Wed 10th December 2008, 2:57am
QUOTE(Kelly Martin @ Tue 9th December 2008, 7:29pm)
QUOTE(everyking @ Tue 9th December 2008, 7:59pm)
In your case, I agree with your assessment of the respective value of those activities, but probably not for the same reason as you.
Yes, and behind your reasons for agreeing is the crux of why you cannot let go of your obsession with Wikipedia.
In fairness, Wikipedia is like a country (my own, the US, for example). Am I supposed to take the US seriously? Do I take it TOO seriously?
Well, which part of it?
Some parts are impossible not to take seriously. Some are impossible to take seriously. The country and the people are not the current political administration, for example.
The same is largely true of Wikipedia. There is the content, which comes in all varieties, from the fine and sublime to the horrid, and then there are the people who administrate, who also come in all stripes, from those who seem continually to try to interfere
with creation of good content, to those who actually create and enable the creation of it. Most of the big-administrative personalities on Wikipedia I can't take seriously. Many are lightweights and boobs. But the best of Wikipedia's content, which will outlast them all, I do take seriously. A lot of those pages are read thousands of times a day around the world. The buffoons in charge don't get credit for them, because they largely didn't write them. And don't help the people who do write them, very much.
By way of example for this kind of thing: Did you see Charlie Wilson's War
? The Soviets getting thrown out of Afghanistan was orchestrated by an interested but not-particularly-notable and certainly little known congressman from Texas, a socialite doing "the cause" as a sort of hobby and bake-sale,a black-sheep CIA operative, and an improbable collection of people from Israelis to Pakistanis who got into the same odd bed, for reasons of their own. It was the biggest covert op in the history of the US, but it didn't happen by any kind of top-down planning at all. Reagan, tied up with Iran/Contra, had (almost) nothing to do with it.* He doesn't really get credit for it (save for one big decision, see below).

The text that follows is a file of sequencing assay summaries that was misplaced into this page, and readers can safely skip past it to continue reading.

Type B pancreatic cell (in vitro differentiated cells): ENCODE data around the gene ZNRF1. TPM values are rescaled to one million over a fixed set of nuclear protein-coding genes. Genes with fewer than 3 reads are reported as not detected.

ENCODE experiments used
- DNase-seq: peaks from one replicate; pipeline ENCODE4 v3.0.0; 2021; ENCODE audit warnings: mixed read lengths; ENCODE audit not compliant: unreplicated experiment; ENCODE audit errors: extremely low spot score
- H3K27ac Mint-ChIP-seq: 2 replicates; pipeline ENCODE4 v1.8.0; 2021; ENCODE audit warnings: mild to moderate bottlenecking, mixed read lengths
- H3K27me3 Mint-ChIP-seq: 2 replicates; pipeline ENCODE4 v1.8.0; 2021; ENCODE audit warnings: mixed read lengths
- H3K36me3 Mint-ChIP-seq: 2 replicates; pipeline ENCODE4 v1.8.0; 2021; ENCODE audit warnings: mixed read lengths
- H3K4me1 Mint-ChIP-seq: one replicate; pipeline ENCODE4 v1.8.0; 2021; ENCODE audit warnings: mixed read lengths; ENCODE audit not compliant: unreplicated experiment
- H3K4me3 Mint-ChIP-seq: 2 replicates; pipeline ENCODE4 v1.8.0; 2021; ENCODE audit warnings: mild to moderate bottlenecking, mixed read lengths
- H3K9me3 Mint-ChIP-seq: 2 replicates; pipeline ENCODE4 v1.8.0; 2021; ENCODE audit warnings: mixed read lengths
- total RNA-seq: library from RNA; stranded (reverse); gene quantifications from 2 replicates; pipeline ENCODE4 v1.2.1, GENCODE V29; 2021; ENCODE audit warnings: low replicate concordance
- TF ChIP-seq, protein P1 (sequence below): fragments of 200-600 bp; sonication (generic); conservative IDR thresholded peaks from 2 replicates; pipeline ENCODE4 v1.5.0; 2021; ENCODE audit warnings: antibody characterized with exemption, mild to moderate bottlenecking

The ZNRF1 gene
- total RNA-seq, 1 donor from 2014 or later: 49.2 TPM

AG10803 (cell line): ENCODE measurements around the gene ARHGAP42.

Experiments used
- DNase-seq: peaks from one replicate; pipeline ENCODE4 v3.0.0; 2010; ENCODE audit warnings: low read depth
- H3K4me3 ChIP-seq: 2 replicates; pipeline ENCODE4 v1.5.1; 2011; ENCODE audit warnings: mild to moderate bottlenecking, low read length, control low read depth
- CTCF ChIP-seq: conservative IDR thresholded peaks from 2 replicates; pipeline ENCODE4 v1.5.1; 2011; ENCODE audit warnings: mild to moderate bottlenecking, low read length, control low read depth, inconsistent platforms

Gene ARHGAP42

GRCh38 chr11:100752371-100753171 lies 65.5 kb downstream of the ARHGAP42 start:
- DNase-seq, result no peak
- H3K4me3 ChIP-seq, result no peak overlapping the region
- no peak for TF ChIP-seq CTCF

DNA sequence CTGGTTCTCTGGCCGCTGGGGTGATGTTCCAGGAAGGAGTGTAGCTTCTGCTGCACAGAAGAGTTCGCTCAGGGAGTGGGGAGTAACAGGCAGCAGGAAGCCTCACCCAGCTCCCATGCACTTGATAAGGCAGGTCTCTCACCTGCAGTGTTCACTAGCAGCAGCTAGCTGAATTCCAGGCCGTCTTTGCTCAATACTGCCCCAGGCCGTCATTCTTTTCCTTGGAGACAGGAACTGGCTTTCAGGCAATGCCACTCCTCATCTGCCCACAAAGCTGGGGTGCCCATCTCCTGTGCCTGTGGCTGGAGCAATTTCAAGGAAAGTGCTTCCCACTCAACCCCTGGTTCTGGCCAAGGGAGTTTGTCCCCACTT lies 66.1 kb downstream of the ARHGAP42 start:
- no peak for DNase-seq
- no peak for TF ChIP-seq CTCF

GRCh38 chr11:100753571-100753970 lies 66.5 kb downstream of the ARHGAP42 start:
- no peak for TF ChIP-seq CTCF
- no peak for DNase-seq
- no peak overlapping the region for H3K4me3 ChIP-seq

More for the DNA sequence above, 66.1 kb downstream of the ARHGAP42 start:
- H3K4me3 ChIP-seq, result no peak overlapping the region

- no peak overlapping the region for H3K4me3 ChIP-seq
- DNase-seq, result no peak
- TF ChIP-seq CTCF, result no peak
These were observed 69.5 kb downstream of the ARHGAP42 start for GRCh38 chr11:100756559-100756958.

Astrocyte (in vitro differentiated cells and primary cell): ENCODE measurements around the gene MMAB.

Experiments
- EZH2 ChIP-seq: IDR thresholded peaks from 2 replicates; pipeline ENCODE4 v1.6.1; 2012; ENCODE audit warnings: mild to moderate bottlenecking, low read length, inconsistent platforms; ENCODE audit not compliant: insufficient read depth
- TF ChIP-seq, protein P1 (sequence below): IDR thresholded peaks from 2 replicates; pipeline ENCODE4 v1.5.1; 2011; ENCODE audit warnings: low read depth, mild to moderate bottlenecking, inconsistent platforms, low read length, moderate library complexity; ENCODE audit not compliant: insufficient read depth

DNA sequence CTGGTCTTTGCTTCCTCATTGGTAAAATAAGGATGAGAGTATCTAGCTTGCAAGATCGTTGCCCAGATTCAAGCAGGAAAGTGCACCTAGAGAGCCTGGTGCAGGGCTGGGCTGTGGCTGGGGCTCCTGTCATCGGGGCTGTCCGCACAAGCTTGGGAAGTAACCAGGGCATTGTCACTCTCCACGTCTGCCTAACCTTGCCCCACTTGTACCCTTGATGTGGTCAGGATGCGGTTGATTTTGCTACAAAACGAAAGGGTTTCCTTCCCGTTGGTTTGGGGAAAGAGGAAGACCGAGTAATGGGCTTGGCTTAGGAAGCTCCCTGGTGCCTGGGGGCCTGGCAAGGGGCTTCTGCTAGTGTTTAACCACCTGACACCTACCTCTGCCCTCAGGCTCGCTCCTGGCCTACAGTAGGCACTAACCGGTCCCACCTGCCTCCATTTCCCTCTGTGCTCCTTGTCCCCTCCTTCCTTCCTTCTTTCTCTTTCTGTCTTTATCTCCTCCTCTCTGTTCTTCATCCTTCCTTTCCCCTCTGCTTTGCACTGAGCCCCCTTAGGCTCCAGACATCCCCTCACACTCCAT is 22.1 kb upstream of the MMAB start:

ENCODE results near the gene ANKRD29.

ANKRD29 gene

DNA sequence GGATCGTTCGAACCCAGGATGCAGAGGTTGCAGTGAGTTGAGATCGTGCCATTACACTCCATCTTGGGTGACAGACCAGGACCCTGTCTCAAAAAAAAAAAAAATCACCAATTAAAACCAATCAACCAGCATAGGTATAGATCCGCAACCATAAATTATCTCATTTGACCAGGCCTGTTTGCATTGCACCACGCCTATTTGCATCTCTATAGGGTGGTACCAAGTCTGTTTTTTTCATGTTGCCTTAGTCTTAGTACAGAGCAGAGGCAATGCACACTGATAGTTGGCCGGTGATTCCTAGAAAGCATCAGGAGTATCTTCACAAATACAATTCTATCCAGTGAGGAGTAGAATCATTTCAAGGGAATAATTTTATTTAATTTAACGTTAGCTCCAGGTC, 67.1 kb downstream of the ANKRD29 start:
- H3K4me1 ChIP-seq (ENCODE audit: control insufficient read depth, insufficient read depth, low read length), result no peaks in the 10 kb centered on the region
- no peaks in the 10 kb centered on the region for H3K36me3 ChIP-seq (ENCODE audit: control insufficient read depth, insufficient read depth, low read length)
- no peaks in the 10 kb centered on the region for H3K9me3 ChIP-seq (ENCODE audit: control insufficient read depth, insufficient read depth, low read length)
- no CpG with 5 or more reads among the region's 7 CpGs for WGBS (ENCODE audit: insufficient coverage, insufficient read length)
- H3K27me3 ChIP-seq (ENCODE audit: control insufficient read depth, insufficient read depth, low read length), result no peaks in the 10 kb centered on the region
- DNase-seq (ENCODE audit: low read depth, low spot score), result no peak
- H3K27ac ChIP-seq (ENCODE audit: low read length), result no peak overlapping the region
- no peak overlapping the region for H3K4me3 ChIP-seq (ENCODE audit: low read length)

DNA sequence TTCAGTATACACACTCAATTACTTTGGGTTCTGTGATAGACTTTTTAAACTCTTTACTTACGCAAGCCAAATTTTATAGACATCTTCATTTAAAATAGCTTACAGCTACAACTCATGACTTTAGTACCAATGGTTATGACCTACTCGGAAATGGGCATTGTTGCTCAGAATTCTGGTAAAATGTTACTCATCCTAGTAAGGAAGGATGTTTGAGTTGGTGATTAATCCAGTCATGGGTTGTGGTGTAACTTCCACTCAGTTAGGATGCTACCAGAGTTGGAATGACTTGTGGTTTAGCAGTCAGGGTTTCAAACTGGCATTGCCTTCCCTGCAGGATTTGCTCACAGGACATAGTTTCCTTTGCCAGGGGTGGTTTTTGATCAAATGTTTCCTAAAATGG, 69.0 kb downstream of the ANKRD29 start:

And then, the result of lack of long term vision: after the Soviets were booted out in 1989 using US-supplied weapons, we screwed up and left also, leaving the place to the bad guys. And then, after we booted the Taliban out in 2002, we screwed up and left it to the bad guys AGAIN! And now Obama, when he goes back into the place, in force, has the unprecedented opportunity to make the same mistake yet a third time
, in only a generation (or his successors do).
Now-- to meander back to my point: are we in danger of taking the US and its antics "too seriously," or "not seriously enough"?
*Edit added later: after reading the book and seeing the History Channel documentary I see Reagan did one critical thing: after the idea and the funding was set up, he overrode everybody to authorize US Stinger missles to finally go to Afghanistan in 1986. Before that, the CIA fought Soviets with outdated Societ stuff bought from Egypt, and it just wasn't working.